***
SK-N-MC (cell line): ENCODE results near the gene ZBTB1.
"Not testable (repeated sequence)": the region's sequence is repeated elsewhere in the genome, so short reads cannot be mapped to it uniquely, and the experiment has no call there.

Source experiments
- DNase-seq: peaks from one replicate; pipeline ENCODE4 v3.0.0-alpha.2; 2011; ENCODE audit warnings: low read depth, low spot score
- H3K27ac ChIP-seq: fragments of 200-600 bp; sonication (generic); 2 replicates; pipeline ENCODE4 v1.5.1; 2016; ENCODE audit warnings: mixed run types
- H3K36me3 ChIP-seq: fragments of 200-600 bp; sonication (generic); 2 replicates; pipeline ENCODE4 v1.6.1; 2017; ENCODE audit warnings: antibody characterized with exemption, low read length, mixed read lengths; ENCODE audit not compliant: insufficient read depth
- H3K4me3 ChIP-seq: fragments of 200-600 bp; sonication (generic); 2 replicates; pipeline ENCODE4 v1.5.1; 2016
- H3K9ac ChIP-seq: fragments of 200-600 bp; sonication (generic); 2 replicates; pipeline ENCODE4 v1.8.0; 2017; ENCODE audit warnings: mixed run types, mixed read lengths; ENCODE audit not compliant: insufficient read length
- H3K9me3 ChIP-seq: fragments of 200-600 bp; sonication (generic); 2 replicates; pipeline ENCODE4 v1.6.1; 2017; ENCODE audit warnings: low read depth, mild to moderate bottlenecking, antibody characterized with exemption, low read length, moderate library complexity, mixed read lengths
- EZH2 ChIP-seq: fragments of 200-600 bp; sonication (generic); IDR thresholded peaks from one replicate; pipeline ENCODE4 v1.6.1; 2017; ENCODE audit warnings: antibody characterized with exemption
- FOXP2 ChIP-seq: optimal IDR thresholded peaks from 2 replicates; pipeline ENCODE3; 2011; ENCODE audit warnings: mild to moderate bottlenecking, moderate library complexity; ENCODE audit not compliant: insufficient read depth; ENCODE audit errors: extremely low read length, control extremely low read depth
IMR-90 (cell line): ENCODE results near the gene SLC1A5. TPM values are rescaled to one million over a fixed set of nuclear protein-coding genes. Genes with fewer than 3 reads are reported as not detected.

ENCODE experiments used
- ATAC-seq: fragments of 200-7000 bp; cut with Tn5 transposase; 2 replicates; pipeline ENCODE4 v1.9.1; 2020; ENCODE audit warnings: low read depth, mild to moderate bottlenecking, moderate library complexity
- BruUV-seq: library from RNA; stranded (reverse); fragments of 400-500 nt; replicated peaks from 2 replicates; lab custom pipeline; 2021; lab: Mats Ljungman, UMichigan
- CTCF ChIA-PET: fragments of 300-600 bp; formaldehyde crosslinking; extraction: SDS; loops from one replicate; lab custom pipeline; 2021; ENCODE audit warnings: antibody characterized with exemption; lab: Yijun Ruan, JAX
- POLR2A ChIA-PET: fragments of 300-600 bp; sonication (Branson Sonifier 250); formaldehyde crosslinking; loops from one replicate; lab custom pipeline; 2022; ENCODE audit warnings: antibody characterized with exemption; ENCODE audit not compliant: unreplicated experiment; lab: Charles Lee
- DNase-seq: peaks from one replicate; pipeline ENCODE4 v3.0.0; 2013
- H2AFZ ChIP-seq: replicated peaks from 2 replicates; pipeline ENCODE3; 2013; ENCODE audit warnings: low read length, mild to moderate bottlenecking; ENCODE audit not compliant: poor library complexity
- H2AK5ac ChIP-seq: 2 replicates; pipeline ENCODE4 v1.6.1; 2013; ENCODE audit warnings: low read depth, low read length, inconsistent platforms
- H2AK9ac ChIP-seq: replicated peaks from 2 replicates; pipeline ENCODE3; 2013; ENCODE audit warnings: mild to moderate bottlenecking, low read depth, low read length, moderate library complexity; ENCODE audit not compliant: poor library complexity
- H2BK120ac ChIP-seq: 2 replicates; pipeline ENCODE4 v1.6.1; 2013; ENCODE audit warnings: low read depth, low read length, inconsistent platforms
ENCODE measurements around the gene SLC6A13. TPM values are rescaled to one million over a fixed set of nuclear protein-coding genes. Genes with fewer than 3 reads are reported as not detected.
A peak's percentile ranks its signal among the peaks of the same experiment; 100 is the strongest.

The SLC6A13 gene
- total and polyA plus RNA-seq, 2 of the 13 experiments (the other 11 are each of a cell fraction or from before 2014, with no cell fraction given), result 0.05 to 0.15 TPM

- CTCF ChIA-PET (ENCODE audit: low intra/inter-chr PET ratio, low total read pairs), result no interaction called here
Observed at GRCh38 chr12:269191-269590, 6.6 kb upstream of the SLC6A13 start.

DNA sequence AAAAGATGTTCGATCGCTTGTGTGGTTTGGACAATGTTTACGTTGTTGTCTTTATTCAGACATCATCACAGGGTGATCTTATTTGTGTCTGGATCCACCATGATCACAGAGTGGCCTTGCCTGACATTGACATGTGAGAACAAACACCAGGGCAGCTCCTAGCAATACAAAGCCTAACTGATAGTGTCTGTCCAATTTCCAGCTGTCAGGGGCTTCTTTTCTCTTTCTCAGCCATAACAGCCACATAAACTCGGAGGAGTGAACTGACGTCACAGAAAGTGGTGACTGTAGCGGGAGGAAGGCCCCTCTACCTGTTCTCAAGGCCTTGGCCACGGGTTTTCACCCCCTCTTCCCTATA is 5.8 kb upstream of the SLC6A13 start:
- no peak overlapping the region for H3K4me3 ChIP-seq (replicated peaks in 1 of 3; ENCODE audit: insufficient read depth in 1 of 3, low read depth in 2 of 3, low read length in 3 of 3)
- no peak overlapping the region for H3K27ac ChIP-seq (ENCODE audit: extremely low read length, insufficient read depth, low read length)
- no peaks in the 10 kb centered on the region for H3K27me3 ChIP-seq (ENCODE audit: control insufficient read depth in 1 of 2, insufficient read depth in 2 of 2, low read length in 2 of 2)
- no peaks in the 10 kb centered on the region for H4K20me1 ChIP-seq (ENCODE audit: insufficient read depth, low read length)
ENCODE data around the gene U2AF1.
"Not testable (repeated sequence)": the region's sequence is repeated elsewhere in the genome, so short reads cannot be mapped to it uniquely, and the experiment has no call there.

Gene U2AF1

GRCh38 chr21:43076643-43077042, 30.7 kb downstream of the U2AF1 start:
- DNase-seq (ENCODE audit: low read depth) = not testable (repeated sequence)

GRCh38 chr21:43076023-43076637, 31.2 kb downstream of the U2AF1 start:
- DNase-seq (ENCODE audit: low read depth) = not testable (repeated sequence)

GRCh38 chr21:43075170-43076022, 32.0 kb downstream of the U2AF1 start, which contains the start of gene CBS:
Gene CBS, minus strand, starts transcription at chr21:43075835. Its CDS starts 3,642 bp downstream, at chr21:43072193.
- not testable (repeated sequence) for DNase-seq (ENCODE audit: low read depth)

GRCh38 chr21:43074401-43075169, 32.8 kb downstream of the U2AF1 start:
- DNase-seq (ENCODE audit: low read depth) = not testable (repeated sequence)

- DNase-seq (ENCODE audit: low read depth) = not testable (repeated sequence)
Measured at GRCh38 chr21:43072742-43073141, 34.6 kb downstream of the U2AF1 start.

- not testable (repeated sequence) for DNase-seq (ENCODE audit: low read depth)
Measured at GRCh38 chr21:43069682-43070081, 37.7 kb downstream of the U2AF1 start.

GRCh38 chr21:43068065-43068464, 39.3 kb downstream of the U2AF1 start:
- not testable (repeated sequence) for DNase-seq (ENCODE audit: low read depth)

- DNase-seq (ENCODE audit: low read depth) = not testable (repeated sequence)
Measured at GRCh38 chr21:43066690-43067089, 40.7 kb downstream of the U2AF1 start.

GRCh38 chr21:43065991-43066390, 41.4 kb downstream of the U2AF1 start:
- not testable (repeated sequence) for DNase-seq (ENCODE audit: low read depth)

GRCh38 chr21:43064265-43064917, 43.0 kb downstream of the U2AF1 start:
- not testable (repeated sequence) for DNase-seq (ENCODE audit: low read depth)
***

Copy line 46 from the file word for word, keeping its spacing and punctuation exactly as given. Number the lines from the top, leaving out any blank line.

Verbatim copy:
- DNase-seq (ENCODE audit: low read depth) = not testable (repeated sequence)